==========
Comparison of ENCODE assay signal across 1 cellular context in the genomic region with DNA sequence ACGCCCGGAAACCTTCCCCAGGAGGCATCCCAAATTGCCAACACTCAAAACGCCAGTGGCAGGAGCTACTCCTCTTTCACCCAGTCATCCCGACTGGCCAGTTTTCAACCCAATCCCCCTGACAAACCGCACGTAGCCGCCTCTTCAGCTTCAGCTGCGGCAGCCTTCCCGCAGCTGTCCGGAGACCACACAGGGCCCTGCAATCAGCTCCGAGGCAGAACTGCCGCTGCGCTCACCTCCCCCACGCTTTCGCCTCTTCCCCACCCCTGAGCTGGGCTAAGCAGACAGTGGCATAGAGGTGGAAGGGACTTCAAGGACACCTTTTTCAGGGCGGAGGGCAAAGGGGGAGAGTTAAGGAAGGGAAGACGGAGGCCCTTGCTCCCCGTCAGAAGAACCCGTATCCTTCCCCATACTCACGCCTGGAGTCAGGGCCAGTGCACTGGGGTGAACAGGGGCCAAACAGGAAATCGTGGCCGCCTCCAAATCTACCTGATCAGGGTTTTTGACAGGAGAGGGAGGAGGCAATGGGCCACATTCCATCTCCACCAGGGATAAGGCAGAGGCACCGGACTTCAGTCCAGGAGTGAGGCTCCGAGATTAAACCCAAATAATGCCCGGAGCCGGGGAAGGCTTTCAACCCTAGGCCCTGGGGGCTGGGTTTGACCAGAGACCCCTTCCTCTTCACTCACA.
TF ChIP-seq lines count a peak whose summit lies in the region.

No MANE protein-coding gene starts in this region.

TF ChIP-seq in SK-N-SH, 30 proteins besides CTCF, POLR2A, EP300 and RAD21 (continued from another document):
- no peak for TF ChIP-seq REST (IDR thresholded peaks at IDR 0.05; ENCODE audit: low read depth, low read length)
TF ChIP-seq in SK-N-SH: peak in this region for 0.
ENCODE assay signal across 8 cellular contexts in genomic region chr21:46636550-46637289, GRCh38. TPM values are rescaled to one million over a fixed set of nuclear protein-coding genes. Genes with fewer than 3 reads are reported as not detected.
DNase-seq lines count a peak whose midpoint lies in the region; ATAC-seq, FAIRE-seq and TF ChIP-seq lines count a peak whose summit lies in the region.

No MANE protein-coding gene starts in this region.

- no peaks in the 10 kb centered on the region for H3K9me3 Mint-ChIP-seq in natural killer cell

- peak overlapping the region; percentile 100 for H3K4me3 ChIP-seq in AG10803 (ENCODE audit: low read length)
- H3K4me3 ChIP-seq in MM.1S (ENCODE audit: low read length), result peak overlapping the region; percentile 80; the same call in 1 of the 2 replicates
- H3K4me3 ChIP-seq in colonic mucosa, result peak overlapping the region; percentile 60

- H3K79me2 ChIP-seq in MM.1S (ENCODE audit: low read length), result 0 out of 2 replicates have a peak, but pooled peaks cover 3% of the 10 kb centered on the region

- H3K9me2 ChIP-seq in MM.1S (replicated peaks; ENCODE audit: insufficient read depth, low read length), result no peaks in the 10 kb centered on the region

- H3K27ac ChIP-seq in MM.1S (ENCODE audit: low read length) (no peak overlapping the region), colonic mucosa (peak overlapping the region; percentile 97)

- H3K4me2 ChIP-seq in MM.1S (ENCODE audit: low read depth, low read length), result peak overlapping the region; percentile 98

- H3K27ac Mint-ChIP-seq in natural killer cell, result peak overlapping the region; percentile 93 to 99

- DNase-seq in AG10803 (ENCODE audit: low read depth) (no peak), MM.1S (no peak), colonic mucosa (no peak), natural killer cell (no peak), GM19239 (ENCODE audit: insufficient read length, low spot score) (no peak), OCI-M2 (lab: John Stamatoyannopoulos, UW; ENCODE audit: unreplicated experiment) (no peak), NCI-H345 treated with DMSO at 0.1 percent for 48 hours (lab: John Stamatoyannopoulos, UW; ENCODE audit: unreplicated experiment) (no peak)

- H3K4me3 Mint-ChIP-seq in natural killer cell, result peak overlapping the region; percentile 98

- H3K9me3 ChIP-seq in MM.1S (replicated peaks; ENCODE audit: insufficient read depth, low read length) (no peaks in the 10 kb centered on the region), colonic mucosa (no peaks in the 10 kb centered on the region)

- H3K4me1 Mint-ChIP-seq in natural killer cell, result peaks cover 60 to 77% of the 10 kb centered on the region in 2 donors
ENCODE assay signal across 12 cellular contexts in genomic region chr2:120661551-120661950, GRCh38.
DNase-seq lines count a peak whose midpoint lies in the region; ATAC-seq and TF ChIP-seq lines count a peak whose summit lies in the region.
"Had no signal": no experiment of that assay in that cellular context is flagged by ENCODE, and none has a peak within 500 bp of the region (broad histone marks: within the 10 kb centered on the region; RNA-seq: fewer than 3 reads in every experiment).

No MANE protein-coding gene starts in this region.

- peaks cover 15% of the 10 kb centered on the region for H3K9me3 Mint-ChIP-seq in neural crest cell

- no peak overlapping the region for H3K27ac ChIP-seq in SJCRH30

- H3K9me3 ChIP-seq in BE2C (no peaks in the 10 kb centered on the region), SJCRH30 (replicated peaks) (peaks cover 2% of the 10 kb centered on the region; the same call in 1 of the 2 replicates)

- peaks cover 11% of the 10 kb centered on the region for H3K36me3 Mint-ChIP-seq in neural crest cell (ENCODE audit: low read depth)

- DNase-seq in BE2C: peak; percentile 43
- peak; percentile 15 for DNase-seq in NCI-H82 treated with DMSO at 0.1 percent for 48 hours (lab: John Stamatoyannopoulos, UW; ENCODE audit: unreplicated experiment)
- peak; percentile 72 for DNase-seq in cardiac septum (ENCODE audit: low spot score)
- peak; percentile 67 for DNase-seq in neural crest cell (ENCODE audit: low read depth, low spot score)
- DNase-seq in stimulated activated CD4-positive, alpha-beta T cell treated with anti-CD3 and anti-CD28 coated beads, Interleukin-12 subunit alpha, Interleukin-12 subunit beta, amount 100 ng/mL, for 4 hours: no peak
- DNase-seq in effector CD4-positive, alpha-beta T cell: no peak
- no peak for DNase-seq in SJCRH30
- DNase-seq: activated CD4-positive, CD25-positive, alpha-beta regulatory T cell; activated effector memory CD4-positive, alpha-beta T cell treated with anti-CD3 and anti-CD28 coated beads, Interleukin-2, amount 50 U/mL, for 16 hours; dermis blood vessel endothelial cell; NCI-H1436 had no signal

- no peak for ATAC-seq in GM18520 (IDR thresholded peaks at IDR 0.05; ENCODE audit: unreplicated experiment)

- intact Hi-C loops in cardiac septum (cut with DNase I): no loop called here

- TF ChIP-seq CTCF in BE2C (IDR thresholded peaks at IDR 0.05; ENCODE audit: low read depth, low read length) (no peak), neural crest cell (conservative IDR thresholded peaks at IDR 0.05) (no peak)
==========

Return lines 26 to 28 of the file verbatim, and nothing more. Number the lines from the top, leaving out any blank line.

No MANE protein-coding gene starts in this region.

- peaks cover 15% of the 10 kb centered on the region for H3K9me3 Mint-ChIP-seq in neural crest cell

- no peak overlapping the region for H3K27ac ChIP-seq in SJCRH30